Speaking of NPR, Cindy Cohn of EFF gave a fine interview on ATC yesterday:
    It’s pretty well established that a bigger haystack doesn’t make it easier to find needles. It makes it harder. So again, I think there is a dream here and there’s some magical thinking that somehow the government can make us safer if we give up all of our privacy.

    But I think it’s a false choice. And the fact that the government won’t tell us what they’re doing and how they’re doing it and why they’re doing it ought to raise eyebrows even further.

    Cohn and EFF have been in court with the Feds over these specific issues for quite some time, and it will be very interesting how things develop now that, what- the cat is out of the bag or the horse has left the barn?

  9. Frank33 says:

    Great Scoop by Wheelzilla.

    And even Politico wants to help expose the rascals, and pretend they are actually journalists. They have an old Bushie memo from NSA.

    “Make no mistake, NSA can and will perform its missions consistent with the Fourth Amendment and all applicable laws. But senior leadership must understand that today’s and tomorrow’s mission will demand a powerful, permanent presence on a global telecommunications network that will host the ‘protected’ communications of Americans as well as the targeted communications of adversaries.”…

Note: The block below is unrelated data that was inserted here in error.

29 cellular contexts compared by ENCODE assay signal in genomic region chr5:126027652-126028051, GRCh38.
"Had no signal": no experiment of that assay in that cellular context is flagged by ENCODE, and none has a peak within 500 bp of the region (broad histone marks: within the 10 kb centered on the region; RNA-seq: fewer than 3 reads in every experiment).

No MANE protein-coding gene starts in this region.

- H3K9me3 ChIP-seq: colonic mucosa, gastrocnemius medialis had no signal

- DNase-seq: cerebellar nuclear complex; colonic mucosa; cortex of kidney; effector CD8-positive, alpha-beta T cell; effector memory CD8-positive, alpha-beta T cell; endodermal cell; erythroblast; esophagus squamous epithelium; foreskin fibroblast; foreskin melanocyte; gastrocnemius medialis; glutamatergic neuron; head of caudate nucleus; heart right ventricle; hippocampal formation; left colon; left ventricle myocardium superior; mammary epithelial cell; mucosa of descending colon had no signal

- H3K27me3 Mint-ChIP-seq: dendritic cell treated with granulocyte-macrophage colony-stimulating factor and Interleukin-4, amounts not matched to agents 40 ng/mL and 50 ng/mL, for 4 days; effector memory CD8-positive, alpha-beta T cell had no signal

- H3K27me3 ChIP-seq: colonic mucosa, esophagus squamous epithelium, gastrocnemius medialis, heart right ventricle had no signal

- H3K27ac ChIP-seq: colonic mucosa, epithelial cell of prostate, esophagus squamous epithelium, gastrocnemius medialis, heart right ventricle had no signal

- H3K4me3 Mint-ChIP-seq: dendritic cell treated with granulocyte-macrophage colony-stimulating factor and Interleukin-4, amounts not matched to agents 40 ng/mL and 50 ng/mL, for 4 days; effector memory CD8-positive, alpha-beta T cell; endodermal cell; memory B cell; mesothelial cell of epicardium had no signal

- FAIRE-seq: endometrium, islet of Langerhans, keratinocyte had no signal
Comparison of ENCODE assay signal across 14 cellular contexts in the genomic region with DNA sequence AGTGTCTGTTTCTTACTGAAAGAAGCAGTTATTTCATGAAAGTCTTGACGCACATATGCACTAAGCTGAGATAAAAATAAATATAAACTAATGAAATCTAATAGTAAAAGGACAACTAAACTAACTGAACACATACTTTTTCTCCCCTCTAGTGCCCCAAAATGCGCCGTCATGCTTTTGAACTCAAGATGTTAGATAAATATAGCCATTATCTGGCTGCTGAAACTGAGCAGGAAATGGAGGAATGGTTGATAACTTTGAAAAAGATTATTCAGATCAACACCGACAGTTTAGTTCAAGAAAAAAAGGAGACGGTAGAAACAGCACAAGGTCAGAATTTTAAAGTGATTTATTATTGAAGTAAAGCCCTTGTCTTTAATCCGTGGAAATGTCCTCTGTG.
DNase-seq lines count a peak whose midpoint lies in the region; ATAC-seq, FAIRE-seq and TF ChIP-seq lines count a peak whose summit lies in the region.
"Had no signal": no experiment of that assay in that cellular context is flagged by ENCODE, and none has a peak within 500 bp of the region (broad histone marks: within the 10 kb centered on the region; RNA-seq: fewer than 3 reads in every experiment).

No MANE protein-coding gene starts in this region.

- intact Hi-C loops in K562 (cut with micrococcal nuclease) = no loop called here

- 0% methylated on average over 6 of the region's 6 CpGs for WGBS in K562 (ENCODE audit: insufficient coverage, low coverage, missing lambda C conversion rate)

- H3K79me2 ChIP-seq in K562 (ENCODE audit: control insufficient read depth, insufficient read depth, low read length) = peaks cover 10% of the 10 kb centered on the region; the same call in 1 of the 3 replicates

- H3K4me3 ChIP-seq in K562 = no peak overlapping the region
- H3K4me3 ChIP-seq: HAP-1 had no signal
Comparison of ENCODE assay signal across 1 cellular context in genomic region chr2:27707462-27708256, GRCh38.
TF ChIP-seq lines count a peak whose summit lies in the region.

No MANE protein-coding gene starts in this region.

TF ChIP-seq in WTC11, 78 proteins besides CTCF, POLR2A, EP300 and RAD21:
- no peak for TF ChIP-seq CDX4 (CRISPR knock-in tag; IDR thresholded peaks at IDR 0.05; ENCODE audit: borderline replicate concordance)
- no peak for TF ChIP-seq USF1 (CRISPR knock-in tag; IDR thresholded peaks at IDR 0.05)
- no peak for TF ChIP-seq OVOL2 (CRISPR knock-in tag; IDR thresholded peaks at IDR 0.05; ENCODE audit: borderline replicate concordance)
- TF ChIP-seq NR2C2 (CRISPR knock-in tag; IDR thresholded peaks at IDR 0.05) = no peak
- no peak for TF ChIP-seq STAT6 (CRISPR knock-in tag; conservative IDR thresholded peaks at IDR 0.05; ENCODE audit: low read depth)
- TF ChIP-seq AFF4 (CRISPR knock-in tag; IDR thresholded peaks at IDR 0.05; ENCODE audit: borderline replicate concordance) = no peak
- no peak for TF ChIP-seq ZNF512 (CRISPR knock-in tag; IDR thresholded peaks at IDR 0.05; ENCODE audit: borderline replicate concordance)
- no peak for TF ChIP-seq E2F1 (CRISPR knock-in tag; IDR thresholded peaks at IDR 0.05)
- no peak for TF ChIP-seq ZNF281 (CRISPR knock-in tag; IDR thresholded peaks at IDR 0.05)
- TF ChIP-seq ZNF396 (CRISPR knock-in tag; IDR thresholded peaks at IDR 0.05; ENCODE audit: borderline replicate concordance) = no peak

There are a wide variety of threats that are threatening Banksters, Bilderbergers, and other oligarchs. Occupy, Internet freedom, Bill of Rights, Gen Greenwald, Sibel Edmonds…

    “Information collected under this program is among the most important and valuable foreign intelligence information we collect, and is used to protect our nation from a wide variety of threats.”

    I do believe NSA, itself got hacked in 2000, according to this.

    “The need for action was underscored in January 2000 when NSA experienced a catastrophic network outage for 3 ½ days,” the memo said. “The outage greatly reduced the signals intelligence information available to national decision makers and military commanders. As one result, the president’s daily briefing — 60 percent of which is normally based on SIGINT — was reduced to a small portion of its typical size.”


  10. Frank33 says:

    Remember 1999, Clinton Impeachment, Al Qaeda in Bosnia, first NSA/Microsoft Windows Backdoor discovered.